The GOP Tax Plan: Make America Grieve Again

Leo Gerard

A giant sucking sound, louder than a freight train, noisier than a tornado, shriller than Ross Perot yelling, “I told you so,” blasted across the nation Thursday as Republicans in the U.S. House passed their tax plan.

It was the terrible sound of jobs swept out of this country. When Perot ran for president, he said the North American Free Trade Agreement (NAFTA) would siphon off American jobs. And he was right. It did.

But this is much, much bigger.

House Republicans approved a scam exempting corporations from all taxes on their foreign operations. Under the GOP proposal, corporations like Carrier and Rexnord can benefit from protections provided by American patents, courts and armed forces, while moving their factories from the United States to Mexico. Or to other low-wage, high-polluting countries like China. Or to countries that charge little or no corporate tax. Once there, instead of paying the new, super-low 20 percent corporate rate Republicans propose for U.S-based producers, the expat factories will pay no taxes to the United States. Nothing. Not a cent.

Rather than Making America Great Again, Congressional Republicans plan to Make America Grieve Again as even more family-supporting factory jobs get shipped offshore to take advantage of the new tax rate of zip.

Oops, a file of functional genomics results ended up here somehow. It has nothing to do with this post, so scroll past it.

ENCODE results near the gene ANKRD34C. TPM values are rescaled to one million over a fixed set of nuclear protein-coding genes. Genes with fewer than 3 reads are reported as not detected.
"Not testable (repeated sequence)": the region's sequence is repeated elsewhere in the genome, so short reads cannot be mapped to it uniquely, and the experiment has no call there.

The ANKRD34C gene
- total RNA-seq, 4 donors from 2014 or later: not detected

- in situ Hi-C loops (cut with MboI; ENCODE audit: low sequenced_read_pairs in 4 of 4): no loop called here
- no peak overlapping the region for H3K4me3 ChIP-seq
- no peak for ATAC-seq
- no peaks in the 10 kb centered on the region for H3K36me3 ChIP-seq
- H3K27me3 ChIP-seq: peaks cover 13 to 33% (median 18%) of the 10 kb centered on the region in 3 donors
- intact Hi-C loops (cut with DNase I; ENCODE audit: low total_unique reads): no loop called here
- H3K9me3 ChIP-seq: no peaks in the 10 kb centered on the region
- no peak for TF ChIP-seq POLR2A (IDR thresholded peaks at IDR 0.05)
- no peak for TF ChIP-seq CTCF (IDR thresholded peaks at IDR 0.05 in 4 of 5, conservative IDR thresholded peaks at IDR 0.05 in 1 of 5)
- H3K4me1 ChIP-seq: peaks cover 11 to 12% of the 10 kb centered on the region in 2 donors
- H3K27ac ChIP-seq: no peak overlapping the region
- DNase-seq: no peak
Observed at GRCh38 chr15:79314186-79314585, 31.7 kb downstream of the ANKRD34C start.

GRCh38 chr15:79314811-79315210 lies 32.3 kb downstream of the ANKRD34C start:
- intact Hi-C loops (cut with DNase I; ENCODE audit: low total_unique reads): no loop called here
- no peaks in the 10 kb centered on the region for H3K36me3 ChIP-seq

The math behind that job transfer is simple. Continue manufacturing in the United States and pay a corporate income tax dramatically lowered from 35 to 20 percent. Or move to a ridiculously low-tax country like Switzerland, Montenegro or Paraguay, and pay a measly 9 percent to that nation and nothing to the United States.

With the proposed corporate tax gift from Republicans, CEOs could uproot factories in places like Illinois, Indiana and Western Pennsylvania and ship them to brand new facilities in Bermuda, Palau or Turks & Caicos, where the corporate tax rate is zero. The corporation would pay no taxes on profits to the country hosting the factory and nothing to the United States, which hosts the headquarters.

Republicans contend such corporations will bring those foreign profits back to the United States and invest here. Why would CEOs do that when any American plant they invest in would be billed taxes on profits while the same factory located in certain other countries would pay nothing?